Thinking about purchasing an Collie? Then read our breed profile including a brief description, information on height, weight, color, coat, temperament, grooming, activity and history. Purchasing a new puppy is a commitment that may last ten or more years so please educate yourself on the Collie breed, including all stages of their life from puppy hood to older dog.

Ask yourself will I be a good owner? Do I have the time it takes to train a new puppy? Do I have the resources to give my new dog a rewarding life. Do I have a local veterinarian that I can take my new dog to? Do I have a groomer or can I do the grooming myself on a regular basis. Fundamental requirements for a being a good Collie owner;

Before making a purchase talk to the breeder, ask them many questions about their dogs and the breed in general. A good breeder will teach you about the Collie and they will have many questions for you about your home and life style and if this breed is suited for you and your family.

Questions you may want to ask an Collie Breeder:

It is recommended that you sign a contract with the breeder so that there will be no misunderstandings on the arrangements made. Then bring home your new Collie and enjoy as "there is no greater love then a dog's devotion."

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Collie Profile

The Collie presents a picture of true balance, each part being in harmonious proportion to every other part and to the whole. Collies are considered one of the most beautiful breeds because of their elegant appearance. Sometimes referred to as the Scottish Collie, the Collie is of Scottish heritage. They come in two coat varieties, Smooth Coated Collies and the Rough Coated Collie with the only difference being the length of their coat. Rough coats will occasionally produce smooth coats in their offspring. The Smooth Coated Collie looks like it has a crew cut. Rough Coated Collies have always been more popular than the smooth, and the personalities slightly differ in snappiness, which may be why the Rough is so much more popular. Collies are medium sized dogs with either long fluffy fur, or short smooth fur. They have long faces and elegant bodies. They come in colors of sable and white, tricolor, blue merle and white. Their personality gives way to their popularity, as they are very gentle, loving, affectionate and friendly. Much like the TV collie named "Lassie", Collies will strive to be with their families and endure difficult hardships to remain loyal to their owners. Forever immortalized by "Lassie" (who was actually a lad!), they are a true family dog that enjoys human companionship.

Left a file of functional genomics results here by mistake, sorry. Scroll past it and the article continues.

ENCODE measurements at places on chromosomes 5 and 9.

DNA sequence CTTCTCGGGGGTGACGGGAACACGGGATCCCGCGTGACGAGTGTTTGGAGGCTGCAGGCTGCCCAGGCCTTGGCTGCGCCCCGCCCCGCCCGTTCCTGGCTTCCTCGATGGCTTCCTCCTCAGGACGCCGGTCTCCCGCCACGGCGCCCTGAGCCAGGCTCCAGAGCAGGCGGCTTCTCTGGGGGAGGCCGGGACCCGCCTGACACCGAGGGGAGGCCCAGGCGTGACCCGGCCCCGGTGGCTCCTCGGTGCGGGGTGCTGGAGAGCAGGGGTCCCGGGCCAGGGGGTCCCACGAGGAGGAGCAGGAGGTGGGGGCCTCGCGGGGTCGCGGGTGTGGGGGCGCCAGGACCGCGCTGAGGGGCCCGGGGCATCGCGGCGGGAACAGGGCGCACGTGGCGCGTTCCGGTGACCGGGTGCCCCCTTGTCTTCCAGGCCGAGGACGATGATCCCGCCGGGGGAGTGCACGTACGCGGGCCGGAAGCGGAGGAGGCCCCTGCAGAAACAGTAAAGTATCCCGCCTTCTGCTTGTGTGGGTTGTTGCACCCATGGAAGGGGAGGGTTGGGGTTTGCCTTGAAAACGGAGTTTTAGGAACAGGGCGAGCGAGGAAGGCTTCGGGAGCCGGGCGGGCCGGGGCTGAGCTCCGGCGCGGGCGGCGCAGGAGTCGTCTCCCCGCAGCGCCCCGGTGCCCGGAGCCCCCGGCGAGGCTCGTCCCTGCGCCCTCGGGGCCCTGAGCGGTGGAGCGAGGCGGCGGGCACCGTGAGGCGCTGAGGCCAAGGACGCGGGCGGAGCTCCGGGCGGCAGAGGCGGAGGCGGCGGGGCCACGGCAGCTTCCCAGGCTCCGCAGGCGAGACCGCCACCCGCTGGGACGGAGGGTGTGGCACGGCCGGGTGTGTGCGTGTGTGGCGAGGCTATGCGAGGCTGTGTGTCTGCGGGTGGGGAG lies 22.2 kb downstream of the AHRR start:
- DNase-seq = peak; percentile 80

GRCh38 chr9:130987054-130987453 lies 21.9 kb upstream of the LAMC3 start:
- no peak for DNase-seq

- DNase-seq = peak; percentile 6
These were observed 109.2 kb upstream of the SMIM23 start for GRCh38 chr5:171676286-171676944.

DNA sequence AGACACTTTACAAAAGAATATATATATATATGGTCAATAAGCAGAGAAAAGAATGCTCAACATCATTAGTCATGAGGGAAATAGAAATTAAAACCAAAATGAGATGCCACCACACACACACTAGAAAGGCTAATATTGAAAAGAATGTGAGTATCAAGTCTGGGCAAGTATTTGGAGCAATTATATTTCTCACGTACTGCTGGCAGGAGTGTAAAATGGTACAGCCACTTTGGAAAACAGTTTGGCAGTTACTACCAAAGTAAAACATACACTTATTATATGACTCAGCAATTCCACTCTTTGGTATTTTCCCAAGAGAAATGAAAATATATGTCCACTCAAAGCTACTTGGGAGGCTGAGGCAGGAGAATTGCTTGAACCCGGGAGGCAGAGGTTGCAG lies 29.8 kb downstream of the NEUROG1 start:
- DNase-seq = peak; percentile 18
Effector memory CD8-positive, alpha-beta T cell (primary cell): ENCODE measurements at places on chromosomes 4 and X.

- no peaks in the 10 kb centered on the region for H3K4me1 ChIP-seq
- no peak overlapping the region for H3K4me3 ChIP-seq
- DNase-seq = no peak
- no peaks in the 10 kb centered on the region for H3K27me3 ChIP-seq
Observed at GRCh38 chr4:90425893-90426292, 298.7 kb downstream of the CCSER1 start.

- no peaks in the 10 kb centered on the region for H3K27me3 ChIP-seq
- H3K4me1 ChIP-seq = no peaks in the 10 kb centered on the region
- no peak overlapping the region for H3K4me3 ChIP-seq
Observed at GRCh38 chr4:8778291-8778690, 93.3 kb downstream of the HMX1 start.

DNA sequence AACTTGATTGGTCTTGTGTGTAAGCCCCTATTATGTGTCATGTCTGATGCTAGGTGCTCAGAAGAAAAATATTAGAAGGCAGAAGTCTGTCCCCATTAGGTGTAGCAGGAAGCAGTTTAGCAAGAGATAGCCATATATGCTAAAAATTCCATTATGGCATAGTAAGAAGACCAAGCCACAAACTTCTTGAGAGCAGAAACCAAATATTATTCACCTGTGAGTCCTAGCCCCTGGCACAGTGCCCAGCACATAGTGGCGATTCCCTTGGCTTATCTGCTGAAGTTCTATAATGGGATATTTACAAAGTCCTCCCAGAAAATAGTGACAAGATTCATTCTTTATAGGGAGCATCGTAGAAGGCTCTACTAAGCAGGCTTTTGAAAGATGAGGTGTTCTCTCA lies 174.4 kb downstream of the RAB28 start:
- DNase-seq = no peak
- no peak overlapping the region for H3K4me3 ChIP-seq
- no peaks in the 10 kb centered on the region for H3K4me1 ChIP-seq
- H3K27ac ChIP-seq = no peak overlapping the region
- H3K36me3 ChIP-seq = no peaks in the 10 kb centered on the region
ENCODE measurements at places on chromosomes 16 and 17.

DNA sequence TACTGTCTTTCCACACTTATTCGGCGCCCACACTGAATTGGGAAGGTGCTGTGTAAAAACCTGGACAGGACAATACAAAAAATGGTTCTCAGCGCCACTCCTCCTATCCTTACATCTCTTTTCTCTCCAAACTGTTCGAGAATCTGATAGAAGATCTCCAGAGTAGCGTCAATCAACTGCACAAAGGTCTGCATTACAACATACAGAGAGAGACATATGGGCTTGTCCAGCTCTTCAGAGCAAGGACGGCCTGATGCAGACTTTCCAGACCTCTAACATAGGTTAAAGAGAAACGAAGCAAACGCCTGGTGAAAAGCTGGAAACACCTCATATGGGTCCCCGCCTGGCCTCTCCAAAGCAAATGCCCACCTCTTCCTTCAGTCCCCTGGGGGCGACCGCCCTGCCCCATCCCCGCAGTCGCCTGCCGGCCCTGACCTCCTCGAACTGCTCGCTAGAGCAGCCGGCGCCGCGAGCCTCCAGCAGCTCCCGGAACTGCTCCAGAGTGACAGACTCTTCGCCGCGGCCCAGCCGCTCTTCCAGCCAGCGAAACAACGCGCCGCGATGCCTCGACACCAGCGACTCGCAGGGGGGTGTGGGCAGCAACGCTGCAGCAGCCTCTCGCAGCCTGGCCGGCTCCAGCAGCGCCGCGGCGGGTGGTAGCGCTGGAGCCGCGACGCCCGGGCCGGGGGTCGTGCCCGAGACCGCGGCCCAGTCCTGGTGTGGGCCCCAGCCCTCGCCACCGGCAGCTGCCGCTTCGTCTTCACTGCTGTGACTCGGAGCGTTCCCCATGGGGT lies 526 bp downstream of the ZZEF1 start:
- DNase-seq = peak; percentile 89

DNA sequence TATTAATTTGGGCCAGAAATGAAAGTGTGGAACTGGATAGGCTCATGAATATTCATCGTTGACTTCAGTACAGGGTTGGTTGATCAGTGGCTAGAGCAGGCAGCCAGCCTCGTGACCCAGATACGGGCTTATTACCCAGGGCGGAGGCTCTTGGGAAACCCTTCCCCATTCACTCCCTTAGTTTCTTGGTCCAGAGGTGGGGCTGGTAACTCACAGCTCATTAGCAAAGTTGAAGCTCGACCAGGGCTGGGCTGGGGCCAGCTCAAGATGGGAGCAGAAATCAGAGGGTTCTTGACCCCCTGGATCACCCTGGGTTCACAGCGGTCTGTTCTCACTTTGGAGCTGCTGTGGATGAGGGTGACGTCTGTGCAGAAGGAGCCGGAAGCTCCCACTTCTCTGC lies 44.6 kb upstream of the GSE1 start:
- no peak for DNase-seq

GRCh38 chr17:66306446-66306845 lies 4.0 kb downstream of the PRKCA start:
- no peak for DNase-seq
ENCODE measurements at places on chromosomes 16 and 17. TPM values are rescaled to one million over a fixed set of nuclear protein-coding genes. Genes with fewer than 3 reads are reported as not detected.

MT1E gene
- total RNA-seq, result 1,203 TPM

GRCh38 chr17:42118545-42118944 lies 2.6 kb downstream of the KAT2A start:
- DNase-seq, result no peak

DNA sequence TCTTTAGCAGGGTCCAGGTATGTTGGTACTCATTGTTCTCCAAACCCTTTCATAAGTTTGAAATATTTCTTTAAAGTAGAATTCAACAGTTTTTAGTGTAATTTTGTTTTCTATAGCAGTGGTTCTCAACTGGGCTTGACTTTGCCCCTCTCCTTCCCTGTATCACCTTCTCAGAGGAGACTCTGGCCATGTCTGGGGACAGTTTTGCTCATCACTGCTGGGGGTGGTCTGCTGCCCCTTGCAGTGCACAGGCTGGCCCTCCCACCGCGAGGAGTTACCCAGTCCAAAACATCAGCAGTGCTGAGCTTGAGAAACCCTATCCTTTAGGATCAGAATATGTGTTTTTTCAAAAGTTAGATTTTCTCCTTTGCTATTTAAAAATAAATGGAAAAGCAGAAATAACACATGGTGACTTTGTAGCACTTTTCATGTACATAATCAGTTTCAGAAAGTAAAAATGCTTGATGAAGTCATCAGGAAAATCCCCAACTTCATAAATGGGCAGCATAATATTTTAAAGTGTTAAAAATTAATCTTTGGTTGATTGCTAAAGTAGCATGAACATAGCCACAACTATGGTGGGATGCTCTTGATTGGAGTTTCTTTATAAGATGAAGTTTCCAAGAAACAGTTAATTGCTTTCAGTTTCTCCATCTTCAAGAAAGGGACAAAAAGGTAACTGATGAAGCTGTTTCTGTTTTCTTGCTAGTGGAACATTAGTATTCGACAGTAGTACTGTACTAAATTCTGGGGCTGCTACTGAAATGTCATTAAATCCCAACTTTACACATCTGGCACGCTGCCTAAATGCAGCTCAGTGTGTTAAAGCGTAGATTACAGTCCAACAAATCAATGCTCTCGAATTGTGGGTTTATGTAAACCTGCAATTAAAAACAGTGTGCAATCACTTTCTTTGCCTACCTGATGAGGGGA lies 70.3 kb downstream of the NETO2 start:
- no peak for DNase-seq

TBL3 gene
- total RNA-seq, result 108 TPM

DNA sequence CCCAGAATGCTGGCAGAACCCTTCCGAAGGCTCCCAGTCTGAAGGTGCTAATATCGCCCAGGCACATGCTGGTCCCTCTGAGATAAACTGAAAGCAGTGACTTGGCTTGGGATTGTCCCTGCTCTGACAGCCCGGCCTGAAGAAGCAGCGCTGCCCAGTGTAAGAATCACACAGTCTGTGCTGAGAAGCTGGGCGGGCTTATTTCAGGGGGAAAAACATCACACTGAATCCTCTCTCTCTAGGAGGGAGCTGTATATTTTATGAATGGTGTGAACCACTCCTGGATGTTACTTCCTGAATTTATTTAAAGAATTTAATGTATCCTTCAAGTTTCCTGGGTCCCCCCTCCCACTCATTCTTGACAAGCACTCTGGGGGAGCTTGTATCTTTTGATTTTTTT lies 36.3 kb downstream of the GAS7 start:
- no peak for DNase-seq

Other Names: Scottish Collie

Type: Herding Dog

Height: Females: 20 - 24 inches; Males: 24 - 26 inches.
Weight: Females: 50 - 65 lbs.; Males: 60 - 80 lbs.

Colors: Sable and white, tri colored and blue merle (not permissible in the UK).
Coat (Smooth): Very dense, straight outer coat with soft, furry undercoat
Coat (Rough):
Long, harsh and smooth with a dense undercoat.

Temperament: Rough and Smooth Collies are intelligent, gentile, social and friendly. Some tend to nip at the heels in play, but they are generally well-behaved. Collies love to play. They are sensitive, devoted, gentle and willing to please. The Collie is mild mannered and enjoys being with family, going through whatever it takes to get to its family. Some can be stubborn, and they tend to bark a lot. They are protective of children, a good watch dog and easy to train. The Smooth Coated version is said to be slightly nippier than the Rough Coated.